🌐 Location: Ginowan, Okinawa
😛 Goofometer: ◾️◾️◾️◽️◽
We left off with the sekitori completing their Kyushu rounds. Next stop is Okinawa – for two consecutive days at Ginowan. But not everybody is participating. The Juryo wrestlers – with the exception of Yago and Kotoeko – left for Tokyo with their tsukebito. The Makuuchi wrestlers remained at Fukuoka, and boarded a plane for Okinawa the next day:
When they landed in Okinawa, the traditional welcome ceremony with Miss Okinawa was held:
I’m reporting both days together because, frankly, it was hard to tell which image came from which day. In any case, we don’t have many practice photos – even the NSK didn’t post any keiko videos. I do have Tochiozan practicing near the dohyo:
The conscientious Kasugano man was dripping with sweat by the end of his practice, and so he took care to clean up after himself:
How typically Japanese.
The more famous Kasugano man was also practicing on the dohyo. Quite seriously. But he must have thought he was underwater. Why else would he raise his periscope?
I meant his chon-mage, people. 😝
With all Juryo rikishi away, including all pixies, kawaii levels were threatening to go below the su-jo survival threshold. But fear not, when they need to, Makuuchi wrestlers can generate enough kawaii for everybody. There is the reliable Takarafuji:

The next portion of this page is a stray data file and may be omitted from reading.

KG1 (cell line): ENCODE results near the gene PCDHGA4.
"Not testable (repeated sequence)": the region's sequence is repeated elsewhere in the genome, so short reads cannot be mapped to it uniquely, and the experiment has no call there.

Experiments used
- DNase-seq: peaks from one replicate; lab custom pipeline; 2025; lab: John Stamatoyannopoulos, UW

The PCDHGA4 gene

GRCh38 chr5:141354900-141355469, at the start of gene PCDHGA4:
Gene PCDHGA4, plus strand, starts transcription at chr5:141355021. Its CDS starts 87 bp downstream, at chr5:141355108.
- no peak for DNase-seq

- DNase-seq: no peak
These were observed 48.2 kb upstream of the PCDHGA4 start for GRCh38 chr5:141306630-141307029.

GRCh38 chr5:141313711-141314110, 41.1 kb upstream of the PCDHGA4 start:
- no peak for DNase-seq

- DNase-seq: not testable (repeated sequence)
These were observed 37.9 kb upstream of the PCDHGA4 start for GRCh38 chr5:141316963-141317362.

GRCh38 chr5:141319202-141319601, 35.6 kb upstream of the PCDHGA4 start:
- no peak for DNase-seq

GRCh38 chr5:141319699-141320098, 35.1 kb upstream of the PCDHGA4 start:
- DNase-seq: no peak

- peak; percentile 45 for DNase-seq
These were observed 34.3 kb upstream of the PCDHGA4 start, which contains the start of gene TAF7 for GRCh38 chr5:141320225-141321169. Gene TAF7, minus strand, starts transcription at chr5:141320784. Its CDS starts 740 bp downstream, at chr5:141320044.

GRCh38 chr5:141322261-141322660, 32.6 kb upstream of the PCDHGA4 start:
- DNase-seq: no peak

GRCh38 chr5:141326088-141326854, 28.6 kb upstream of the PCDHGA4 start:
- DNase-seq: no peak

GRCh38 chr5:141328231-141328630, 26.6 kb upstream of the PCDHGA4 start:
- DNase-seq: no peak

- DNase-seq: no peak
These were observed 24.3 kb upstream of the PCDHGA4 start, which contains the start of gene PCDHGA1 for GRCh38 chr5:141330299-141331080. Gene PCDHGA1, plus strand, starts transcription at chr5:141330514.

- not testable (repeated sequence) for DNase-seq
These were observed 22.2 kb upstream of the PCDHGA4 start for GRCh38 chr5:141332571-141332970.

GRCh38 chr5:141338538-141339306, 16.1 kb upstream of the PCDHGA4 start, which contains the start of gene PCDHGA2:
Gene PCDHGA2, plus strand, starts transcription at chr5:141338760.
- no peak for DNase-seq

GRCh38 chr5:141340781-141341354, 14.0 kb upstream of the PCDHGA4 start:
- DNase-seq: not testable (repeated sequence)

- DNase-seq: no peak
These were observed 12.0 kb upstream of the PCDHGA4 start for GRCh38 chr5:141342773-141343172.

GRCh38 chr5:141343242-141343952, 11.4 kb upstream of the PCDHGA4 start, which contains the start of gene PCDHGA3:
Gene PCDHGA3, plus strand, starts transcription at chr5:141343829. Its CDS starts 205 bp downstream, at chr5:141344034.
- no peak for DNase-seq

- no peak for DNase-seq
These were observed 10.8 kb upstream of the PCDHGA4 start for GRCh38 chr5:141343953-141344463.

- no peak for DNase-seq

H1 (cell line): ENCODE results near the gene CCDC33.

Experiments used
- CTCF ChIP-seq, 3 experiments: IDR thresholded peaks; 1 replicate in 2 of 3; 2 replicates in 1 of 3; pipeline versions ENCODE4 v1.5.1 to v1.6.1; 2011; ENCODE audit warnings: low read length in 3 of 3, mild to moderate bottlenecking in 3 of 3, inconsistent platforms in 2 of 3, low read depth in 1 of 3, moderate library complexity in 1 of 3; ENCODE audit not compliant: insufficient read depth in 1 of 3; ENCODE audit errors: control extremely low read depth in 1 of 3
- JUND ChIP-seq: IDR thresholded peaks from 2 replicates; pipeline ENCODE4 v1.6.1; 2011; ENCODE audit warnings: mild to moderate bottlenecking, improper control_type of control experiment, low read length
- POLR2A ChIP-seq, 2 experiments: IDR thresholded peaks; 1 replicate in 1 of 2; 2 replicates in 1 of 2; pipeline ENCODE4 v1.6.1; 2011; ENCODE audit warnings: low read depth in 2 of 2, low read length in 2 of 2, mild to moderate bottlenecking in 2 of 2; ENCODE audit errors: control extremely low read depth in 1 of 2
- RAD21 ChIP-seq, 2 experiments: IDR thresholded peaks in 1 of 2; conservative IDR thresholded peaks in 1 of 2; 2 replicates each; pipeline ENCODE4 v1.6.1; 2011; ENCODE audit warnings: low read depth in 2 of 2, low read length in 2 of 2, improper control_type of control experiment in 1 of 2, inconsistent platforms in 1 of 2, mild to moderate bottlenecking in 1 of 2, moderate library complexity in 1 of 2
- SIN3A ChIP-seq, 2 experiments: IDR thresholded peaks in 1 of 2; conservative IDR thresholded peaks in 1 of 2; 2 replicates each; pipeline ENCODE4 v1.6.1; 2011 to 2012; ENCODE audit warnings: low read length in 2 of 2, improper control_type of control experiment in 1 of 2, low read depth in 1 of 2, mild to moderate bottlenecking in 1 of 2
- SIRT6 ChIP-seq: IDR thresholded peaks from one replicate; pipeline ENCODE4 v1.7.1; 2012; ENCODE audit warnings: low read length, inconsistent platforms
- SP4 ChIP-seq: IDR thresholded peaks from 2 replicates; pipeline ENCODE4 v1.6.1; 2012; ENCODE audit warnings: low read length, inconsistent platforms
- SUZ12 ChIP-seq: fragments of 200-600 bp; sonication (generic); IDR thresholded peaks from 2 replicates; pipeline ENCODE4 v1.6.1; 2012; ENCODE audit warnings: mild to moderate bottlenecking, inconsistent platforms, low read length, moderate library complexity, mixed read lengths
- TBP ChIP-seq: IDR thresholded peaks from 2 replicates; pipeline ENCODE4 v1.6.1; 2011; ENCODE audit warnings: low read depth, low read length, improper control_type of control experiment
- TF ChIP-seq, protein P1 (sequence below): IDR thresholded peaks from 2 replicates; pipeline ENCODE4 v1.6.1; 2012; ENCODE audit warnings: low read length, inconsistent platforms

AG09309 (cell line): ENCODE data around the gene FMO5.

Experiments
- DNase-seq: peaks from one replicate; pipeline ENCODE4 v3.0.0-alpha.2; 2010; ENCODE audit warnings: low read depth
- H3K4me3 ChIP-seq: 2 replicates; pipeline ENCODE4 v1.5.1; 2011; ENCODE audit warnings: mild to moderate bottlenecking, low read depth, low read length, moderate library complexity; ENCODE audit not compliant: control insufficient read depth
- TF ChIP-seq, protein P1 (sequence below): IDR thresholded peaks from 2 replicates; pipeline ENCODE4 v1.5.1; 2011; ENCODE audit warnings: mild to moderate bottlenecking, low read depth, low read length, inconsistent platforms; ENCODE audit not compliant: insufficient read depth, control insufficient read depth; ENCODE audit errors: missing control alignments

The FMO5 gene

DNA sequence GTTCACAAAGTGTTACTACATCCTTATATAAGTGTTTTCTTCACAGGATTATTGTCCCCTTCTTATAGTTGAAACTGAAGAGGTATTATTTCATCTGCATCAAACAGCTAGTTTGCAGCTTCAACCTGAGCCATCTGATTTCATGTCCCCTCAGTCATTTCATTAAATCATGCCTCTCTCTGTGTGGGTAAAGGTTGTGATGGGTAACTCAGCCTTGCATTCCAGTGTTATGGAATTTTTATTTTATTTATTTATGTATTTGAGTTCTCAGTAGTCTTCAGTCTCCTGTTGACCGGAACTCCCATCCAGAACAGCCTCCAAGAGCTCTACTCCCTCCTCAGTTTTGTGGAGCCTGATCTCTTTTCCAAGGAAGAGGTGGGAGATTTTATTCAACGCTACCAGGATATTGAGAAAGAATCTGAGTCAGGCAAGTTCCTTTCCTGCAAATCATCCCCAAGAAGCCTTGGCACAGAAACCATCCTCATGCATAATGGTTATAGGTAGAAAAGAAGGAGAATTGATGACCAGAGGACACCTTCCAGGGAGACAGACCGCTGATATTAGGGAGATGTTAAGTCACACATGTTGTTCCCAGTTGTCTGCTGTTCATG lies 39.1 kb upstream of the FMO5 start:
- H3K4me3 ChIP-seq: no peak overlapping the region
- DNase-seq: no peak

The self-confident Asanoyama:
And the military-grade cute Takanosho:
Hold on, that’s from the dohyo-iri. Let’s back up a little, because before the dohyo-iri, the rikishi were still in their mawashi, and then started the part of the day for which every sports reporter in Japan came to Okinawa: the beach party! Everybody’s at the beach – tsukebito and sekitori:
Some are even playing beach volleyball!
And these three guys are attracted to a drone flown by one of the photographers:
It’s nice to see Ichinojo smile from time to time!
My personal favorite of all the beach-boy photos is this one, though
The Sekitori then had to go get their baths and do their hair. But some lucky people got to linger on until sunset:
The only rikishi who couldn’t enjoy the beach were the poor shokkiri and Jinku performers who were entertaining the audience at this time. Here is the full Jinku performance, for those who have not yet seen one:
Back in the venue, Hakuho had a busy day. There was the official photo with the local dignitaries:
And then his dohyo-iri:
On both days, the top 16 Makuuchi wrestlers had bouts in an elimination tournament format. Here is a summary of the first day:
There is only one sekitori from Okinawa, Chiyonoo, but unfortunately, he is kyujo from this Jungyo. Therefore, the report concentrates on Makushita Chiyonokatsu. You could see his bout with Takakento there. He said in his interview: “It would have been a shame to lose the bout here with all the support I was given from the audience”. Indeed, a nice throw!
And as you could see, the tournament final was between Mitakeumi and Tochinoshin, with the latter winning. Here is another angle on this bout:
In the second day, the “local boy” focus was more on the local Yobidashi, Shigejiro (Kokonoe beya):